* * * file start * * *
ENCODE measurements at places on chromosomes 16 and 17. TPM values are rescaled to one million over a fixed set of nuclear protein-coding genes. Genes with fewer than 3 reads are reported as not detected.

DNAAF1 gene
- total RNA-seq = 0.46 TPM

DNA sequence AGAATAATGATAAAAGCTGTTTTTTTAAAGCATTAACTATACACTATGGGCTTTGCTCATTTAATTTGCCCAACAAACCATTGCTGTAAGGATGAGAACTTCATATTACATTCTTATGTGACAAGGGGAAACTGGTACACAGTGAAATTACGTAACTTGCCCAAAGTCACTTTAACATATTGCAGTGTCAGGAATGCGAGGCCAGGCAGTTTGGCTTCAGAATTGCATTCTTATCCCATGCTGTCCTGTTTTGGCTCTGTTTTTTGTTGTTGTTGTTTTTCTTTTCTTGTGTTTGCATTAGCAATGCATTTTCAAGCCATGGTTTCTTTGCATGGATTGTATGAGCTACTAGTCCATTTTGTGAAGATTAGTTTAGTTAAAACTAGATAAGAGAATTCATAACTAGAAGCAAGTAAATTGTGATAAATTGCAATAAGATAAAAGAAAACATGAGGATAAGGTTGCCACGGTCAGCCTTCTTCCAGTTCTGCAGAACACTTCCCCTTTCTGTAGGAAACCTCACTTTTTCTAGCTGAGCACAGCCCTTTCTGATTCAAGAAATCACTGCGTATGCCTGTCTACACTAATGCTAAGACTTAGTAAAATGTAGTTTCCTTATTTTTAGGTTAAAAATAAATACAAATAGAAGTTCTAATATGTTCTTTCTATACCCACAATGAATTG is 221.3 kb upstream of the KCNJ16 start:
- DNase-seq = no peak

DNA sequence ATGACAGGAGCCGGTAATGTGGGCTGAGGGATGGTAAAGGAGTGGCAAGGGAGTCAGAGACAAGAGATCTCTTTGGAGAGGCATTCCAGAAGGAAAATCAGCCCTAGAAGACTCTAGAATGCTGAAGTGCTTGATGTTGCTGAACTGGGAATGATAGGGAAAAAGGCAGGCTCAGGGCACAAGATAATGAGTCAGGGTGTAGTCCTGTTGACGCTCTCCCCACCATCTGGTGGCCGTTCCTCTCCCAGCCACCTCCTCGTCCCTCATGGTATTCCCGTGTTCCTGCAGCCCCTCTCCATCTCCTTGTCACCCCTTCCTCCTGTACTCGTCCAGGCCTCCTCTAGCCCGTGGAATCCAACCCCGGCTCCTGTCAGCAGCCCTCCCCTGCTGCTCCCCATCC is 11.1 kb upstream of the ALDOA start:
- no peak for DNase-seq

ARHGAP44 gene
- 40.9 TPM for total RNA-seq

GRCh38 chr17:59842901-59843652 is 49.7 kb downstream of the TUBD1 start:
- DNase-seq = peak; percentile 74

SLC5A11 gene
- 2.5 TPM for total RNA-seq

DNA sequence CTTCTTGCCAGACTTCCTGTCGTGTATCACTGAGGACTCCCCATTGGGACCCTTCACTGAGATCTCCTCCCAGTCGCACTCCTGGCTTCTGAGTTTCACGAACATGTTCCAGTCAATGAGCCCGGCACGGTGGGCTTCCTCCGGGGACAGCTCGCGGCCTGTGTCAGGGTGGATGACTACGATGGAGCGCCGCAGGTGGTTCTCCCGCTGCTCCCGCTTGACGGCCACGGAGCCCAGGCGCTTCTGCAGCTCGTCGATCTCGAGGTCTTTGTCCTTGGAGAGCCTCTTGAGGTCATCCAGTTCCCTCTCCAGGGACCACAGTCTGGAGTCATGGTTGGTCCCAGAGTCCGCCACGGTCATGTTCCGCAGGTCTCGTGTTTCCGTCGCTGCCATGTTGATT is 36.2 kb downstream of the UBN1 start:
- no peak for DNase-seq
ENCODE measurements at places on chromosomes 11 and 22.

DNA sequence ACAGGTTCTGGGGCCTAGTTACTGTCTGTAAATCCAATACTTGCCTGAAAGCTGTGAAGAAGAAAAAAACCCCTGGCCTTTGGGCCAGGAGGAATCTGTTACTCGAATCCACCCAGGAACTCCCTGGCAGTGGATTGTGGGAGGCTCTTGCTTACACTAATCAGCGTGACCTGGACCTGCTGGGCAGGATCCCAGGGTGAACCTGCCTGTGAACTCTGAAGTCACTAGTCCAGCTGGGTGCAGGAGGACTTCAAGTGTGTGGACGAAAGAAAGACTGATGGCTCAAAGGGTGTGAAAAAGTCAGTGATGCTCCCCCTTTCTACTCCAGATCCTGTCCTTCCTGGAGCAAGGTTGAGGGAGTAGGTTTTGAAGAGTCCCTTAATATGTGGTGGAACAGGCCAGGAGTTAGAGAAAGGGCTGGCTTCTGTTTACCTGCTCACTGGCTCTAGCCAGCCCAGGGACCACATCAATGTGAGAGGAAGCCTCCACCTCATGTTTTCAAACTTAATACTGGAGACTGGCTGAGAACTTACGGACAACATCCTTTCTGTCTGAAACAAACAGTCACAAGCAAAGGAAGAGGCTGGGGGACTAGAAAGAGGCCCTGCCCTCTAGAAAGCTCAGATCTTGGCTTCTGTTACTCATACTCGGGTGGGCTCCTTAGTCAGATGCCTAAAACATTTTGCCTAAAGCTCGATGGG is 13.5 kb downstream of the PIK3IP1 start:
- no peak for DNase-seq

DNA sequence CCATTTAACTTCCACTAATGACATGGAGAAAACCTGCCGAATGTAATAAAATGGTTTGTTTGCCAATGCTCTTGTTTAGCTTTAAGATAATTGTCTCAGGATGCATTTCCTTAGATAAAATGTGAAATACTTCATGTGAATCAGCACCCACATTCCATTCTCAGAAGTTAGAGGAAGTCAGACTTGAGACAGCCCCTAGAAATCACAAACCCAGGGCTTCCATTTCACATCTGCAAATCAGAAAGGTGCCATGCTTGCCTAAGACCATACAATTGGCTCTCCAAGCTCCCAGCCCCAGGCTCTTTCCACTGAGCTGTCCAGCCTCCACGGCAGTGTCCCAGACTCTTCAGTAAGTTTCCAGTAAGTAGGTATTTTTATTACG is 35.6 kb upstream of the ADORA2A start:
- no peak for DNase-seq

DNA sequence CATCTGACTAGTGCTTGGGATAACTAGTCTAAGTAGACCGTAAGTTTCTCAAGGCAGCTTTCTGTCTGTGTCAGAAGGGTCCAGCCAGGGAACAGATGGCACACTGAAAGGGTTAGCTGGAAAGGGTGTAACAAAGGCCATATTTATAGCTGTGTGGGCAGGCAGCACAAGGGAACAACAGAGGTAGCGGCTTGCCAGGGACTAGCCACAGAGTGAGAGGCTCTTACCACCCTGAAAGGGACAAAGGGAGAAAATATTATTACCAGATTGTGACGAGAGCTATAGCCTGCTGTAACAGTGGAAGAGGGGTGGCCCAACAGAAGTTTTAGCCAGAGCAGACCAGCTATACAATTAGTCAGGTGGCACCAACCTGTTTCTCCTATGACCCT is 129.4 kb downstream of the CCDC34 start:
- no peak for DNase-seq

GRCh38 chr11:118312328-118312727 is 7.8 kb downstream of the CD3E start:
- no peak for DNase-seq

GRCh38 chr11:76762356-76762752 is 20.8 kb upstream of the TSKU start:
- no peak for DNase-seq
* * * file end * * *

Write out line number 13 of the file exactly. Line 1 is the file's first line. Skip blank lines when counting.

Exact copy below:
- 2.5 TPM for total RNA-seq